The Daily Northwestern

SSDP panel discusses the implications of the drinking age

A+Northwestern+student+raises+a+question+during+a+discussion+of+underage+drinking+and+Wildcat+Welcome.+The+event%2C+hosted+by+Students+for+Sensible+Drug+Policy%2C+highlighted+issues+with+underage+drinking+and+the+legal+drinking+age
Back to Article
Back to Article

SSDP panel discusses the implications of the drinking age

A Northwestern student raises a question during a discussion of underage drinking and Wildcat Welcome. The event, hosted by Students for Sensible Drug Policy, highlighted issues with underage drinking and the legal drinking age

A Northwestern student raises a question during a discussion of underage drinking and Wildcat Welcome. The event, hosted by Students for Sensible Drug Policy, highlighted issues with underage drinking and the legal drinking age

Nathan Richards/Daily Senior Staffer

A Northwestern student raises a question during a discussion of underage drinking and Wildcat Welcome. The event, hosted by Students for Sensible Drug Policy, highlighted issues with underage drinking and the legal drinking age

Nathan Richards/Daily Senior Staffer

Nathan Richards/Daily Senior Staffer

A Northwestern student raises a question during a discussion of underage drinking and Wildcat Welcome. The event, hosted by Students for Sensible Drug Policy, highlighted issues with underage drinking and the legal drinking age

Mark Ficken, Reporter

Hang on for a minute...we're trying to find some more stories you might like.


Email This Story






A panel hosted by Students for Sensible Drug Policy on Wednesday night discussed the role alcohol plays on Northwestern’s campus and the impact of the drinking age on drinking culture.

In front of a crowd of about 20 students, the panelists, who included faculty and students, gave different perspectives on the issue, some relating it to their job, while others related it to their personal experiences.

McCormick sophomore Jacob Kobza, one of the panelists, lived in five different countries while growing up, and said he has only seen the issue of binge drinking in the U.S. He attributes this partially to the drinking age, but more to cultural differences.

“I feel that, since the age in the United States is 21, it breeds this sort of taboo,” he said. “That said, immediately reducing the age from 21 to 18 isn’t the answer.”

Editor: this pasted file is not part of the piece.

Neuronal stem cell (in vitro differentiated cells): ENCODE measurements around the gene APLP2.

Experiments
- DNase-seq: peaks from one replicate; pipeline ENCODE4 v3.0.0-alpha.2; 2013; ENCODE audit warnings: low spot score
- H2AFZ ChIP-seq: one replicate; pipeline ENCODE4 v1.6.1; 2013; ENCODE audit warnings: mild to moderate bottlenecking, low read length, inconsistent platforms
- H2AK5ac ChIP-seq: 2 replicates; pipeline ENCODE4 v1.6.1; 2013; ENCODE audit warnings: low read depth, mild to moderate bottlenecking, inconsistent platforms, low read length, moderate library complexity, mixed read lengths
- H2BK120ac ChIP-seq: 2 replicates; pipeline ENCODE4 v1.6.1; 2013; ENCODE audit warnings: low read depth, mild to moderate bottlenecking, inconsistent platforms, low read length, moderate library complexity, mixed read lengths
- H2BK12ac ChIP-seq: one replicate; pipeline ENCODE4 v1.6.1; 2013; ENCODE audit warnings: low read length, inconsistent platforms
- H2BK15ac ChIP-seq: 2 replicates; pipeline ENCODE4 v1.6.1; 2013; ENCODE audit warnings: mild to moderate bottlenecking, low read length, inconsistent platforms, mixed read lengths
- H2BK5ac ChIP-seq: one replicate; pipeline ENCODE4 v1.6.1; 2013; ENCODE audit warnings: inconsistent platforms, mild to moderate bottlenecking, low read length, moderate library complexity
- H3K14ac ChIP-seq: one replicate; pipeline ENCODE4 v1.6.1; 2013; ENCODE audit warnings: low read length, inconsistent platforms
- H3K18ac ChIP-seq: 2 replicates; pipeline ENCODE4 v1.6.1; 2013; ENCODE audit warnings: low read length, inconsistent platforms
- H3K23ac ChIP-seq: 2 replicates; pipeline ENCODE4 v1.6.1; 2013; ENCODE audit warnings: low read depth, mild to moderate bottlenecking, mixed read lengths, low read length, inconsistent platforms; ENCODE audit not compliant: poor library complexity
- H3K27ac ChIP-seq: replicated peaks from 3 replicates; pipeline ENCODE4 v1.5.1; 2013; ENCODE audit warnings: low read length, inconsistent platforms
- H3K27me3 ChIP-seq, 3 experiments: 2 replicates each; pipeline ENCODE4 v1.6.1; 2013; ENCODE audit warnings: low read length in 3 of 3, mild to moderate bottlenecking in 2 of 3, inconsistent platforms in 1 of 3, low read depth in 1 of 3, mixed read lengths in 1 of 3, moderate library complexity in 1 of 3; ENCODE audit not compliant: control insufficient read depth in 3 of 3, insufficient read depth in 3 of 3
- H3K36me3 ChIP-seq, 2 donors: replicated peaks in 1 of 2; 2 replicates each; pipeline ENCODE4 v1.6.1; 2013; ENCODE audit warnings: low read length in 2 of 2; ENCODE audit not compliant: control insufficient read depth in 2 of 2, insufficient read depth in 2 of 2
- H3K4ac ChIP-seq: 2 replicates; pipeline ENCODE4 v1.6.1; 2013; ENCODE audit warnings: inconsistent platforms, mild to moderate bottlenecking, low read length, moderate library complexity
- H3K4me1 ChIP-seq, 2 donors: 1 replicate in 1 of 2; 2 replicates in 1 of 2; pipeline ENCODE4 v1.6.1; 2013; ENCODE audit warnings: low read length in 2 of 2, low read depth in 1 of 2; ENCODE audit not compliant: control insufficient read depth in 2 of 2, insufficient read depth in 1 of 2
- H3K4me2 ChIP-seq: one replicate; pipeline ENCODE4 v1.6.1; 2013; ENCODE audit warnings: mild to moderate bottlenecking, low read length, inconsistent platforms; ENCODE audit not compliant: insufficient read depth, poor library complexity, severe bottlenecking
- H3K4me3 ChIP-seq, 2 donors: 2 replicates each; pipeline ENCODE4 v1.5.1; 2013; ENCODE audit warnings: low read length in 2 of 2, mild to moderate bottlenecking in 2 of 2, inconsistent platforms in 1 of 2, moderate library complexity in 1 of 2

Weinberg junior Rex Tai, co-president of SSDP, began the conversation by outlining the history of alcohol regulation in the U.S. The current drinking age stems from the National Minimum Drinking Age Act of 1984, which used highway funding as an incentive for states to raise the drinking age to 21, he explained.

Panelist Lisa Currie, NU’s director of health promotion and wellness, explained that the law was passed to help prevent border hopping between states with different drinking ages. Despite the law, drinking ages are still set by each state.

“There’s still some disparity on how it’s being implemented,” she said, “There’s still some confusion, but there’s more clarity.”

Tai, who moderated the panel, and students in the audience questioned if University policies curb drinking on campus, or just move it to off-campus locations. In particular, they questioned the effectiveness of the “Freshman Freeze,” when freshmen cannot enter Greek houses their first three weeks on campus, including during Wildcat Welcome.

Students asked if the policy simply forces students to go to off-campus to parties at Greek-affiliated houses and then walk back to campus late at night.

Panelist Lance Watson, assistant director of student conduct and conflict resolution, explained that this policy is in place more to help students find their footing on campus.

He also added that most of the violations he sees are not simple possession charges, but what happens after the student finishes drinking.

“We educate them to party responsibly,” he said. “I don’t walk around with a baseball bat all the time. We just want them to feel safe.”

The panel concluded that in order for the drinking culture to change, there needs to be a societal shift rather than more laws and regulations.

Currie urged those present to communicate with each other about what they see as acceptable behavior, instead of acting as bystanders.

“Challenge the norms within the culture and do not put up with the shenanigans anymore,” she said. “You as students play a significant role in that.”

Sociology Prof. Nicola Beisel, another panelist, said this all depends on the situations where students are drinking. She explained that most students are never taught how to drink outside of a party setting.

“Part of the conversation is how to teach people how not to be stupid drunks,” she said. “People need to learn to drink socially.”

E-mail: markficken2017@u.northwestern.edu
Twitter@Mark_Ficken

Comments